After years of backlash, ridicule, and hype, Batman V Superman: Dawn Of Justice finally arrives in theaters March 22. BvS bears a bevy of responsibility, serving as a follow up to 2013’s Man Of Steel, introducing a rebooted Batman series, and setting the foundation of the DC movie universe. That’s quite a load to carry and unfortunately, the movie can’t quite cover all bases.
The movie picks us up with a quick retread of Batman’s origins, then introduces us to an older, battle weary Bruce Wayne navigating his way through the massive Metropolis battle from the last act of Man Of Steel. One of the movies impressive action sequences, we see the city destroying battle through Bruce Wayne’s viewpoint, who then believes Superman to be a threat to society and thus lures ‘The Gotham Bat’ out of retirement.
A underdeveloped Clark Kent/Superman doesn’t hold a high opinion of Batman as well, seeing his increasingly violent and brutal methods of rounding up criminals as morally reprehensible and in need of being put in check. While this is going on, Clark struggles with the idea of being Superman as he faces intense criticism from all directions.
While this is going on, we have young business owner Lex Luthor (Jessie Eisenberg) conducting a master plan of sorts to entice the two main heroes to battle it out while while anticipating a looming threat.
Rounding out the rest of the main threads, the first big screen Wonder Woman (played by Gal Gadot) initially trying to put together a mystery of her own, before crossing paths with Bruce Wayne, piquing his interest.
All of those running threads seem like enough content for three movies, yet there are even more storylines running amok, including a wholly unnecessary and frankly boring Lois Lane (played again by Amy Adams) subplot. Therein lies the big problem with Batman V Superman. The film, choppily written by Argo’s Chris Terrio and Man Of Steel’s David S. Goyer, has it’s hand in so many different baskets that the movie can never quite get focused and gel as one would hope. In most of these stories, particularly Superman’s, there are interesting and potentially engaging themes that can be explored. However once it comes time to delve deep in the ideologies, we jump to the next setup for a future movie via dream sequence.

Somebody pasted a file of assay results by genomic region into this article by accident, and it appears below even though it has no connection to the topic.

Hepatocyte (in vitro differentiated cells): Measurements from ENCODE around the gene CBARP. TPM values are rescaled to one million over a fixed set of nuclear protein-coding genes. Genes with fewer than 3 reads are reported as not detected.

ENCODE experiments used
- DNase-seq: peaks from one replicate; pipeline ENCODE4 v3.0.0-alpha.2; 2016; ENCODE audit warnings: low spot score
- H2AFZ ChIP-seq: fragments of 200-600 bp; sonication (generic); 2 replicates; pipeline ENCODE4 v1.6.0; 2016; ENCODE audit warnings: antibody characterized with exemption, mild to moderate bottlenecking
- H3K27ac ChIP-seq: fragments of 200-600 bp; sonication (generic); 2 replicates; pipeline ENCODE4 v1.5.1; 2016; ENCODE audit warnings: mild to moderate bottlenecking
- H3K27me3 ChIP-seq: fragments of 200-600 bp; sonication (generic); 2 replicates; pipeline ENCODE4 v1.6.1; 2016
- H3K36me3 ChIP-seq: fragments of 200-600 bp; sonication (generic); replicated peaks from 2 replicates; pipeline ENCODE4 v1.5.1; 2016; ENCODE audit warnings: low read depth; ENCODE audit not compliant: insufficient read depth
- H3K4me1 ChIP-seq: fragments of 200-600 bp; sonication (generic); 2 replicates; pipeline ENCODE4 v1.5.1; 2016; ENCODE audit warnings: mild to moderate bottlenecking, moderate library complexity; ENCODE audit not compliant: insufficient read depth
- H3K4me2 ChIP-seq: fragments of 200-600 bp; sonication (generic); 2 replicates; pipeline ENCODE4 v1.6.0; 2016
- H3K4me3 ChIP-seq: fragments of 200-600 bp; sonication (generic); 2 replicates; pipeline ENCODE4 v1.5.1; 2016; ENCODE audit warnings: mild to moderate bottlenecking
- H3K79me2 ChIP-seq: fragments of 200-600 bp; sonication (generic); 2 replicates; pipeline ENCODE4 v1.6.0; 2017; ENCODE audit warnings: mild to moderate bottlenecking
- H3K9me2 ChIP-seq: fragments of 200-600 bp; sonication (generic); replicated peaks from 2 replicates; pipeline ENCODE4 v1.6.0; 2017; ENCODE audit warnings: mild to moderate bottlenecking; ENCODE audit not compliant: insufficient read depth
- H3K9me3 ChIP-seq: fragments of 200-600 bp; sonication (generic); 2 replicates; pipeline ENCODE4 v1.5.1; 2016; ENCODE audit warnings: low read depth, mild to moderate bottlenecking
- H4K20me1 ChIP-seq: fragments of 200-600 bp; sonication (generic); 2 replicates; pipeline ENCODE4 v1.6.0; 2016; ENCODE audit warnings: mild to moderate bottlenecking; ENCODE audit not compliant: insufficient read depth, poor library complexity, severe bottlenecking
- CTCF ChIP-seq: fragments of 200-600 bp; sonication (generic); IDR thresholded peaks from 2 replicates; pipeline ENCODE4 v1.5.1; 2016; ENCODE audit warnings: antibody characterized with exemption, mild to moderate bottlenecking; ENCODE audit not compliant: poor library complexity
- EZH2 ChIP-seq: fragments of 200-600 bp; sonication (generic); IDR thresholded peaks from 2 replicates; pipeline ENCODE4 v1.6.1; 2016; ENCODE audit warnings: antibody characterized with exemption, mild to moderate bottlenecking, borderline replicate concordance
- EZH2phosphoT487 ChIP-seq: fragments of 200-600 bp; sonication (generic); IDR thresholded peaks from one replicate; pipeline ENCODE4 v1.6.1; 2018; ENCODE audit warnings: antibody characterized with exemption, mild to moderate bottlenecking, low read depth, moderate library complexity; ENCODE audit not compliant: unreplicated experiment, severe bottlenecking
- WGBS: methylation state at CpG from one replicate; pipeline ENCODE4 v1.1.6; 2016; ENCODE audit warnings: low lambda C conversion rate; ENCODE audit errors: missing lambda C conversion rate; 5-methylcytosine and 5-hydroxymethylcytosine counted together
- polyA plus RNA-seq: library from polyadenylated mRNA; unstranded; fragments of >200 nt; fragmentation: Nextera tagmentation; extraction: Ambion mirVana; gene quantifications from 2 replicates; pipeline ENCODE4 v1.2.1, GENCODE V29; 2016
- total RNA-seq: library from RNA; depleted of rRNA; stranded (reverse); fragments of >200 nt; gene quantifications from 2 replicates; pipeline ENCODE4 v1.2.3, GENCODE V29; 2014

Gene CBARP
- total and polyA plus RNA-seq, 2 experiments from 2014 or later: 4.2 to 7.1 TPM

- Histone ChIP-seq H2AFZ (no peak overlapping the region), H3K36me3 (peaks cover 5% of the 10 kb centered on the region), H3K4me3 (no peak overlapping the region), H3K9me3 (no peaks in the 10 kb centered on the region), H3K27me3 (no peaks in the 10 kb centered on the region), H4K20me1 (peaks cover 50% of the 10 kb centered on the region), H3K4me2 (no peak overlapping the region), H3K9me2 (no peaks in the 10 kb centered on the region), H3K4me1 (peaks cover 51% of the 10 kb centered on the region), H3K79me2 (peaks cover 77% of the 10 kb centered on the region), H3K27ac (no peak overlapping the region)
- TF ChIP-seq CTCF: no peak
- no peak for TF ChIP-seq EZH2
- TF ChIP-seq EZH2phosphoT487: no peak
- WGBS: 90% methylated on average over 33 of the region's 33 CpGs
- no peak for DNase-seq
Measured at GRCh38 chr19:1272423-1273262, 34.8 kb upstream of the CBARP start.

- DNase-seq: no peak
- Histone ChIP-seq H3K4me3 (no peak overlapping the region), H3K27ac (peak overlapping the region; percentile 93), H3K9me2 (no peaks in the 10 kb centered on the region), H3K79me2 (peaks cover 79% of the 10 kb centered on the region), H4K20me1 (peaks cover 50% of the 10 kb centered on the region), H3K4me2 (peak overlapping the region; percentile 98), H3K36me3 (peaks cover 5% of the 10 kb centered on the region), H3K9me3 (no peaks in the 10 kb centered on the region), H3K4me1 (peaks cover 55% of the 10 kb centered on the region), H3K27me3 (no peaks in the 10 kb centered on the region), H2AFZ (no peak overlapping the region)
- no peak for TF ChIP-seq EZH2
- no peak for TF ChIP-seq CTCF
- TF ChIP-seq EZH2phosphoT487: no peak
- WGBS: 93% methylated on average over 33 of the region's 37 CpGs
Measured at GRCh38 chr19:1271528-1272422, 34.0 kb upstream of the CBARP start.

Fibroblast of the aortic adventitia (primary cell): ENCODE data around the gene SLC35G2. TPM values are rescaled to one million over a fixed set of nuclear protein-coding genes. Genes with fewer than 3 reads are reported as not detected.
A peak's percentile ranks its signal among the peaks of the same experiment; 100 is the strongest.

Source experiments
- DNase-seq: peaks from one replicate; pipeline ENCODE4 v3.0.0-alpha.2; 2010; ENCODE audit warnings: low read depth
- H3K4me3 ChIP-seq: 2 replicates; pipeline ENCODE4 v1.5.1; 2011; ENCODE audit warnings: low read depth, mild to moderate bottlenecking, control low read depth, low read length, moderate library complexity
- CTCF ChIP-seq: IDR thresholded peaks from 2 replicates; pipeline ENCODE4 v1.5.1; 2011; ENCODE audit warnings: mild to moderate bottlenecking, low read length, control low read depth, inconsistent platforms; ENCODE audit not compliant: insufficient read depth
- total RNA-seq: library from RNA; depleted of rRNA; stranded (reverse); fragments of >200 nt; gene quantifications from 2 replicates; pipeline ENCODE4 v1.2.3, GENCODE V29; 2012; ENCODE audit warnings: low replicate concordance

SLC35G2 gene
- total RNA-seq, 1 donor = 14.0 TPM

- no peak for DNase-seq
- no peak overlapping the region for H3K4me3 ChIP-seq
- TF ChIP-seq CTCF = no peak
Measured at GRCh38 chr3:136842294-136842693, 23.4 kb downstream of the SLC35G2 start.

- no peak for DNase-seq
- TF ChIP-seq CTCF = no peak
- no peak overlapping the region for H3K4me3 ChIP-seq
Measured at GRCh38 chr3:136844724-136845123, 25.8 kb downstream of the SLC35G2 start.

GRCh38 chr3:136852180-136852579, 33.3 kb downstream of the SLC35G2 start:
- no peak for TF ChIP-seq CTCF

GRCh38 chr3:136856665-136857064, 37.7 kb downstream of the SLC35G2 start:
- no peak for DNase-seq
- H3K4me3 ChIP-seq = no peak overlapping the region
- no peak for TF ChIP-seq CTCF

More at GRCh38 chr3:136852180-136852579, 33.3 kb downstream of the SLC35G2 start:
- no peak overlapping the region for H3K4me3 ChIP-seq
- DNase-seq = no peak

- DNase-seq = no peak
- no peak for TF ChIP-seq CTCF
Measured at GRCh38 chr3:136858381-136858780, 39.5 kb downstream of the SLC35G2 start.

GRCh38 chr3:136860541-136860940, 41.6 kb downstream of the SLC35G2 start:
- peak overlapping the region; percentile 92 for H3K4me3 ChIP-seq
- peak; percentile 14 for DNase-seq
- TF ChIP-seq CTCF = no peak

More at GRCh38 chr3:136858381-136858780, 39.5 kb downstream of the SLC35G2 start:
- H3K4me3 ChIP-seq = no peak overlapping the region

On the flipside, Ben Affleck’s standout turn as Bruce Wayne/Batman largely steals the show. Playing Wayne as an older, more bitter Dark Knight, Affleck plays the detective role, playboy role, and psychical role to perfection, all while looking the part moreso than any actor before him. Many of his sequences are the highlight of the film, including his changing demeanor while first meeting Clark Kent, his relationship with Jeremy Irons’s enjoyable Alfred Pennyworth and an incredible five minute warehouse action sequence that action aficionados and Arkham Asylum fans will immediately drool over. Out of the many talented actors to take on the cape and cowl, Ben Affleck provides the best big-screen performance as Batman so far, making you yearn for the rumored Affleck directed Batman film.
Sadly, while not entirely his fault, the same cannot be said for Henry Cavill’s Superman. The Tudors actor played the role of a a rookie Superman finding his place in the world very well in the 2013 reboot flick, bringing a nice level of charm and gravitas, emphasizing the internal struggle leading to becoming a hero in modern world. Here, he is mostly reduced to brooding, or reactionary to the events around him. When he does get some dialogue in, he does a solid job of delivering it, evidenced by his scene with a cameoing Kevin Costner. But overall, you don’t quite get the layered performance that you’d expect to get from one of the films title stars.
Jesse Eisenberg is completely miscast as Lex Luthor. Eisenberg appears to be equal part Silicon Valley tech owner and part deranged lunatic, a far cry from the source materials calm and collected nefarious villain. Eisenbergs performance is too spastic to ever gain any traction as a menacing threat, with his personality resembling more of a Riddler type.
Gal Gadot does a fine job as the mysterious Diana Prince/Wonder Woman. Brief as her role may be, her strong demeanor fits that of the Amazonian princess quite well, and her fight sequence is a delight. While she seems to serve as a bridge to the Justice League films, she makes a fine impression in her first appearance.
Visually speaking, the movie is quite enjoyable. Zack Snyder’s strong suit remains crafty shots and visual flair. The opening Metropolis Supes Vs. Zod redux is quite thrilling from Bruce’s viewpoint, making the viewer feel as if they are standing in the destruction. The montage of Superman’s various heroic activities is incredibly well-crafted and features beautifully heroic shots. The Batman and Superman fight scene itself is a bit brief, and never hits the heights of say, The Dark Knight Returns iconic fight scene. But the throwdown is still quite fun while it lasts. The trio’s fight at the end is quite fun, and the aforementioned Batman warehouse takedown is arguably the most thrilling Bat-action scene put to film.
The highlights of the movie are goosebump inducing, giving DC fans parts of a movie they’ve been wanting to see on screen for decades. At times, Dawn Of Justice feels like a DC graphic novel come to life. It’s unfortunate that the script and story can’t give the some of the world’s most iconic superheros a solid foundation to stand upon.